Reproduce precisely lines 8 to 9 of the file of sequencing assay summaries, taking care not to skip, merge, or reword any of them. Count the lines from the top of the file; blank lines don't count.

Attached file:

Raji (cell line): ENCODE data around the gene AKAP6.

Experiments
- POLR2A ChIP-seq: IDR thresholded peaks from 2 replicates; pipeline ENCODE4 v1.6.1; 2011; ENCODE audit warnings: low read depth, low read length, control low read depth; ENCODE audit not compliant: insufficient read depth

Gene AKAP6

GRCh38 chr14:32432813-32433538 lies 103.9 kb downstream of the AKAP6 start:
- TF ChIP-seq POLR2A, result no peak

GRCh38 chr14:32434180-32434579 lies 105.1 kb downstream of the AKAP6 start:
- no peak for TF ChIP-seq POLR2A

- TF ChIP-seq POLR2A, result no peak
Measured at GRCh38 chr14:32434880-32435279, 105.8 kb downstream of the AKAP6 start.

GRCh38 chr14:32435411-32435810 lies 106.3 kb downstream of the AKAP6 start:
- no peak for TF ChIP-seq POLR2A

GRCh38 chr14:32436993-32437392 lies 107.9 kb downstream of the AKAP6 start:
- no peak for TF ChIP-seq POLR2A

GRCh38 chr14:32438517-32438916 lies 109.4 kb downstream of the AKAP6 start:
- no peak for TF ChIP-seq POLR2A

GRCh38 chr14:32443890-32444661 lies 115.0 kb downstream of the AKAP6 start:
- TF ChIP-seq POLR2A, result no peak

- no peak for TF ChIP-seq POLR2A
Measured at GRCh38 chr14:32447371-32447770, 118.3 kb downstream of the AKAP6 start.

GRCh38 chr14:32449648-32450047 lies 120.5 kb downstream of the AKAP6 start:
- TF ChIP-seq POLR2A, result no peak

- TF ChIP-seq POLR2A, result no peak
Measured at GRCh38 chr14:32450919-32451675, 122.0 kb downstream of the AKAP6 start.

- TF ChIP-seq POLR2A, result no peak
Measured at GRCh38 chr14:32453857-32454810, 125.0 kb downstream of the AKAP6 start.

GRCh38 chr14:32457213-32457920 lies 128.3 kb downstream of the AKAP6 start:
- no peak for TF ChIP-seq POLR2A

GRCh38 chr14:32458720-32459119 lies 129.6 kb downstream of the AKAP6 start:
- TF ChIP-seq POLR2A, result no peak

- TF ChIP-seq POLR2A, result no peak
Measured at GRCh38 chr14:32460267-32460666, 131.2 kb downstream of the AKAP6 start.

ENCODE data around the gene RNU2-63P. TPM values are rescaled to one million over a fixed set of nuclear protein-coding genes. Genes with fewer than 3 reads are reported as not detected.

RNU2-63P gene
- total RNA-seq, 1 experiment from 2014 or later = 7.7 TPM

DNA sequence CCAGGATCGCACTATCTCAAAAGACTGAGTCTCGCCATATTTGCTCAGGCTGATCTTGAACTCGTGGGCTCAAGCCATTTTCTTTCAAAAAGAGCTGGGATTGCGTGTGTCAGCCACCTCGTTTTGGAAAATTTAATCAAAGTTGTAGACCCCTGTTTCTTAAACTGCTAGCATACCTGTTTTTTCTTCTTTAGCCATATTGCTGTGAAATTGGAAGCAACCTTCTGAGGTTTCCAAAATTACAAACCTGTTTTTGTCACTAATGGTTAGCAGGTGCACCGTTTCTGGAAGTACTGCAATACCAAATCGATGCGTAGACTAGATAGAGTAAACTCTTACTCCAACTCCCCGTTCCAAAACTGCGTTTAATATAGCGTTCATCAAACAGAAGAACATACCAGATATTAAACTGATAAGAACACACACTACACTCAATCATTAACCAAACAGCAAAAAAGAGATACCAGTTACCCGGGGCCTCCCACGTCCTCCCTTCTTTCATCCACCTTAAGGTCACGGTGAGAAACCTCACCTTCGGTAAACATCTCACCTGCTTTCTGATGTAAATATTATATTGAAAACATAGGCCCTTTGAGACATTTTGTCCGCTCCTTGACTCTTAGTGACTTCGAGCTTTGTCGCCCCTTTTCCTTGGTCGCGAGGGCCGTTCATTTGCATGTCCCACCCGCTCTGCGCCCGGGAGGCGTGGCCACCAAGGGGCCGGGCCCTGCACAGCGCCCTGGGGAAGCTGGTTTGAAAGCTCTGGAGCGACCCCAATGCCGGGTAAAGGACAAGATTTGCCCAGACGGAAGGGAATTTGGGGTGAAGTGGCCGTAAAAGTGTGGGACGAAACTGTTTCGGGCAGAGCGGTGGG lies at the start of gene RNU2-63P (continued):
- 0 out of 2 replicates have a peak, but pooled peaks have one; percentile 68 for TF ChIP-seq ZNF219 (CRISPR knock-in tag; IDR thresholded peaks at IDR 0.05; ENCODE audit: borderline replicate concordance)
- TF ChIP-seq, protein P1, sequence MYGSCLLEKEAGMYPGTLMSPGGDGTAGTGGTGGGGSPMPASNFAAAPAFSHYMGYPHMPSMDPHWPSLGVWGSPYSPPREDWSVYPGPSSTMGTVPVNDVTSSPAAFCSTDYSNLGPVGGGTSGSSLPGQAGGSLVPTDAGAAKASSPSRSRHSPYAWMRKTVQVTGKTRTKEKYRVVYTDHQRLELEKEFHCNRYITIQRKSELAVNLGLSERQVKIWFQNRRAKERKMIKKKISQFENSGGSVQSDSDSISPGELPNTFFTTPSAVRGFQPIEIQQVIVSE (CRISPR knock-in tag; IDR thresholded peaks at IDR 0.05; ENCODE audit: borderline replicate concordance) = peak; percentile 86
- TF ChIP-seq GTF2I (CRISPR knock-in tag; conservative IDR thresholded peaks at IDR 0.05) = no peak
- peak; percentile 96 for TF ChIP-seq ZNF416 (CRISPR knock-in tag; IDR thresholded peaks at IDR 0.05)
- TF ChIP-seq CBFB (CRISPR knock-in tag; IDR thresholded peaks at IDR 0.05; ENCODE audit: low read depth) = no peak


- no peak for TF ChIP-seq POLR2A

- TF ChIP-seq POLR2A, result no peak